I reported earlier this week that the Obamacare Marketplace is slowly failing. Three days later the largest health insurer in America, UnitedHealth Group, announced it expects to lose $500 million on exchange plans next year and may exit the market in 2017.
The issue for many insurers is they were encouraged to participate in the exchange in return for a temporary risk sharing program called Risk Corridors. Under this program, all insurers paid into a pot of money and the firms suffering excessive losses were to share the funds based on a formula. However, a budget deal passed late in 2014, the ‘Cromnibus’ Spending Bill, required the program to be budget neutral. The losses far exceeded the pot of money collected by the program. Insurers have only received about $0.13 cents on the dollar of what they would have gotten under an opened-ended program.
The Centers for Medicare and Medicaid Services (CMS) has affirmed insurers will get their money. But the question is: where it is going to come from? CMS has $363 million to divvy up while insurers have requested $2.87 billion.
Why are insurers losing so much money? In my original article, I stated the exchange plans are suffering adverse selection due to the perverse regulations which drive up costs – making health coverage a bad deal for all but the sickest enrollees. The only people enrolling are those who are eligible for the most generous subsidies. Consider what Larry Levitt, a health insurance analyst with the Kaiser Family Foundation, told Bloomberg.
“The ACA marketplaces are not yet profitable for most insurers,” “It’s going to take enrollment growth, especially among healthy people, to make it an attractive market for insurers. If enrollment stagnates, we could very well see insurers thinking twice about their participation.”
The solution cannot be gouging healthy people so runaway costs are covered. The Affordable Care Act was support to slow the growth in health expenditures. Just about any economist will tell you the current system is not accomplishing that. Slowing spending requires appropriately-designed health plans with positive incentives among enrollees. The ACA’s cost-control mechanisms are the opposite of that; they’re akin to pouring gasoline on a fire in hopes it will put it out.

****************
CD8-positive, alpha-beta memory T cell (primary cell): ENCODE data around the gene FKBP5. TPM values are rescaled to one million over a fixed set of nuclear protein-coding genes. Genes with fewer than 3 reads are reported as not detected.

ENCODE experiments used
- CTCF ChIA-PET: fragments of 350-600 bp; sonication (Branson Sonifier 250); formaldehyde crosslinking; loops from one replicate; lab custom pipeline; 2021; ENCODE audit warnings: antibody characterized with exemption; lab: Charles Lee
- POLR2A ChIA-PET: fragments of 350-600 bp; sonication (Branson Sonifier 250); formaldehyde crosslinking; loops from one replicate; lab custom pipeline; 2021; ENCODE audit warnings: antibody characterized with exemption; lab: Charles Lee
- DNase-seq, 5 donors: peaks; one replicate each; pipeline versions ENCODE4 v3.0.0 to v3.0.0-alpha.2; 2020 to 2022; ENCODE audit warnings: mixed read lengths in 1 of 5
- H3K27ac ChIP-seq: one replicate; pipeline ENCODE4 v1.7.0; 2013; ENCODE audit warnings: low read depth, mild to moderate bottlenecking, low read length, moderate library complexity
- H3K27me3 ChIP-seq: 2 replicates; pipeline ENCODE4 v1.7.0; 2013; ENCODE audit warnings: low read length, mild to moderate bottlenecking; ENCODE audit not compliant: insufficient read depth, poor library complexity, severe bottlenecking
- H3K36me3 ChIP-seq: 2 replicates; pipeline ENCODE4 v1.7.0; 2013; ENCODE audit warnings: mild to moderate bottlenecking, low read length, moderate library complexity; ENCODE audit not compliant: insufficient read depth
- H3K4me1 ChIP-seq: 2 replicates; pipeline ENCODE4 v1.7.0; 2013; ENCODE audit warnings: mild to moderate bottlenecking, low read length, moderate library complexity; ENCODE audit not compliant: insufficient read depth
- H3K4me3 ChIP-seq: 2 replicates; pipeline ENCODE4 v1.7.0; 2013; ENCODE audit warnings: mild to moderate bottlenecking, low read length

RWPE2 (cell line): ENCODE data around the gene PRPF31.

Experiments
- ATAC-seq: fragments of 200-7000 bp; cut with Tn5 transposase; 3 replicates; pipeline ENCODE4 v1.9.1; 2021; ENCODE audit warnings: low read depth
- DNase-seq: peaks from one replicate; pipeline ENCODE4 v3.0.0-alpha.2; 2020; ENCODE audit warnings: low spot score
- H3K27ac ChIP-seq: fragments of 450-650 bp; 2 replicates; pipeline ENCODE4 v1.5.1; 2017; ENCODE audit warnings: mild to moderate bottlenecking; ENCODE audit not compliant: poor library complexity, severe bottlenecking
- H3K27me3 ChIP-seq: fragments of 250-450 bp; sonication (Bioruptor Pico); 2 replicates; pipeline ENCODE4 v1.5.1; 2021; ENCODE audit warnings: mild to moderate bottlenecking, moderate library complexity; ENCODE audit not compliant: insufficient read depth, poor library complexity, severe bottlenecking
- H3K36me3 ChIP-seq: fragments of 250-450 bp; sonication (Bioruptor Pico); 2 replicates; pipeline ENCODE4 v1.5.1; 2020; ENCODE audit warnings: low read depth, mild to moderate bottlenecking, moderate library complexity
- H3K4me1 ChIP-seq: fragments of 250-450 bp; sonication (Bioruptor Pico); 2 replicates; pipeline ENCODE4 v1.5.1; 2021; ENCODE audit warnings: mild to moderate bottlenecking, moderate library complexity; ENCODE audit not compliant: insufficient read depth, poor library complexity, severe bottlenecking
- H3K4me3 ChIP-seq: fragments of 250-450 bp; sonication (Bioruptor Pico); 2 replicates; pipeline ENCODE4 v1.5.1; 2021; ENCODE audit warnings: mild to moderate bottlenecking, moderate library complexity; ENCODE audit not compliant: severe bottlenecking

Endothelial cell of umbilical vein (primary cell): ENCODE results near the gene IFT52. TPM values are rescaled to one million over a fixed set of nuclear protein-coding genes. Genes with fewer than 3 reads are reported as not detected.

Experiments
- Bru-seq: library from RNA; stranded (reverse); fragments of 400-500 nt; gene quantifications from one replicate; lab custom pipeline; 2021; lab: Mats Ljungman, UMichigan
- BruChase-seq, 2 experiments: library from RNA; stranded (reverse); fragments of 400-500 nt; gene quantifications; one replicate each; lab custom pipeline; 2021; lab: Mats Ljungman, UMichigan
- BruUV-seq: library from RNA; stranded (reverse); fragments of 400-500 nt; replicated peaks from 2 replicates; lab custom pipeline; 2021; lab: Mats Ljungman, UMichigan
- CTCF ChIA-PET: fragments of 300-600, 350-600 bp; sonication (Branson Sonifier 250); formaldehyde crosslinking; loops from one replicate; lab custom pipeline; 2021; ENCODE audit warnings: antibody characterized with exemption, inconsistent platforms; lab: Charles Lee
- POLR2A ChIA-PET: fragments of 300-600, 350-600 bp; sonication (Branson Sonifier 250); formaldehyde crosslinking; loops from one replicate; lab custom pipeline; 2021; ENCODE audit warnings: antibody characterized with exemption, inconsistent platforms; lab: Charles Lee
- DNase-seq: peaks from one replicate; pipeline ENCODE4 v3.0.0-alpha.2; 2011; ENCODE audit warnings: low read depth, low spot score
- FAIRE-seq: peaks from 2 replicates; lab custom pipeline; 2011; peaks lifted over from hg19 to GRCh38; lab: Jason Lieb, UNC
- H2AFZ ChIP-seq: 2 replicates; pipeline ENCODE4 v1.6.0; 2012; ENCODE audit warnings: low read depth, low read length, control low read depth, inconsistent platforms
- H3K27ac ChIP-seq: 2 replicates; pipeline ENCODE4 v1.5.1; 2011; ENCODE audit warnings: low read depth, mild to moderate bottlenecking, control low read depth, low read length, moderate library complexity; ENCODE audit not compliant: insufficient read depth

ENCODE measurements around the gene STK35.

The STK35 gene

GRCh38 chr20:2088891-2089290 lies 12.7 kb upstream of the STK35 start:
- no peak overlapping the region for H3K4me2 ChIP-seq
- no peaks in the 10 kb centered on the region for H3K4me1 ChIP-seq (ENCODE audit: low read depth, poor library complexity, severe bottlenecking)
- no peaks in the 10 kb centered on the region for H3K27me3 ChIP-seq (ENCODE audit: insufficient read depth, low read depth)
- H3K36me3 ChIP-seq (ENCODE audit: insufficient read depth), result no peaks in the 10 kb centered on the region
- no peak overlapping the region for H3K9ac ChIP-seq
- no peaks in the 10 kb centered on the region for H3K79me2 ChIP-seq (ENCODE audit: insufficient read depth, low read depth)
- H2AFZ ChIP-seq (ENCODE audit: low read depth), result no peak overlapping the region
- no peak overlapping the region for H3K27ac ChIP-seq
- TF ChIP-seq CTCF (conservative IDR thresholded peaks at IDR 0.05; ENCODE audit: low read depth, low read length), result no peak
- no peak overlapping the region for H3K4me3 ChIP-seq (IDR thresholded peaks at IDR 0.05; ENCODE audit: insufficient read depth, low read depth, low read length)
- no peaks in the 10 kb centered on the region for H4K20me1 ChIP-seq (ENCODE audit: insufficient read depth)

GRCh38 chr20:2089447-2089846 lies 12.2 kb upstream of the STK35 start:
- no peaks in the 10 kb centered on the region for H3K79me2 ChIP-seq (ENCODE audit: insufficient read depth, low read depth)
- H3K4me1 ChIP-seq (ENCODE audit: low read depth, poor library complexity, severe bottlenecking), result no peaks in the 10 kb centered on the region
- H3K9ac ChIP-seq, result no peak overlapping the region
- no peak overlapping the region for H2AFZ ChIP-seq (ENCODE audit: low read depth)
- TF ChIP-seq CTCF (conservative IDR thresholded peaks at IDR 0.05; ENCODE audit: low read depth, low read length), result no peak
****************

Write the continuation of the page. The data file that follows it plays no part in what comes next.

Why not scrap the perverse ACA regulations and admit it was a pipe dream to ever assume young, healthy people could be coerced into paying several times their expected costs to cover other people’s excessive spending. Young people already have a lower demand for health coverage because they don’t expect to need care. As I reported earlier in the week, healthy people also know they’re getting a raw deal when they are expected to pay $5,000 for health plans that require an additional $6,000 in spending before the plans will begin to pay claims. Justice Roberts called the penalty a “tax.” I know people spending $5,000 for health plans they get no benefit from. They certainly think in terms of their $5,000 premiums as another Obamacare tax they can ill afford.
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In addition to this disaster, and on top of enrollment projections that are proving way off, perhaps the biggest immediate crisis facing the Obama administration's signature health reform measure, as Eric Boehm (via reason.com) notes, is the utter collapse of many of the so-called cooperatives that were set up by states as part of the 2010 law.
The Consumer Operated and Oriented Plan, or Co-Op, portion of the health care law established nonprofit health insurers that would receive federal funding and were intended to compete with private, for-private insurers on the exchanges as a way to lower prices. They were supposed to be small-scale single-payer systems that would be free from the profit motive; a progressive's dream solution to the problem of providing health insurance for all.
Instead, they've turned into a nightmare. So far, 12 of the 23 co-ops have failed, defaulting on more than $1.2 billion in federal loans. Only two have been able to break even so far, and most of the remaining co-ops are eyeing massive premium increases—as high as 40 percent in some cases—to stay solvent.
A government program being poorly run is nothing new, of course. But the co-ops established under the health care law were subject to a series of regulations that make you wonder how they were ever supposed to succeed in the first place.
"It should be no surprise that so many of them are going belly-up," said John Davidson, director of health policy for the Texas Public Policy Foundation, on the latest edition of the Watchdog Podcast. "The rules that they put on these co-ops almost set them up to fail."
For starters, the co-ops were barred from hiring anyone who had served at an executive level at any health insurance company in the country.
Think about that for a second. This was essentially a brand new business venture that was prevented from relying on the expertise of anyone who might have the slightest idea what they were doing.
Another regulation prevented the co-ops from raising any capital aside from what was provided via those federal loans. Other rules prevented the co-ops from being allowed to turn a profit, and if one happened to accidentally make money anyway, it wasn't allowed to use its profits to help it grow.
It's the kind of business plan that would be laughed out of a business school classroom. "The co-ops were essentially amateur exercises," said Davidson.